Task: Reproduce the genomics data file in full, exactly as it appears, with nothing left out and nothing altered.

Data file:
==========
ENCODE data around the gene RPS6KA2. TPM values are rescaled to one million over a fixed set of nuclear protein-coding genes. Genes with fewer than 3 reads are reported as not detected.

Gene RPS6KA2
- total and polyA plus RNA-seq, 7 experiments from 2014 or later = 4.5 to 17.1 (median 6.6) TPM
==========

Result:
ENCODE data around the gene RPS6KA2. TPM values are rescaled to one million over a fixed set of nuclear protein-coding genes. Genes with fewer than 3 reads are reported as not detected.

Gene RPS6KA2
- total and polyA plus RNA-seq, 7 experiments from 2014 or later = 4.5 to 17.1 (median 6.6) TPM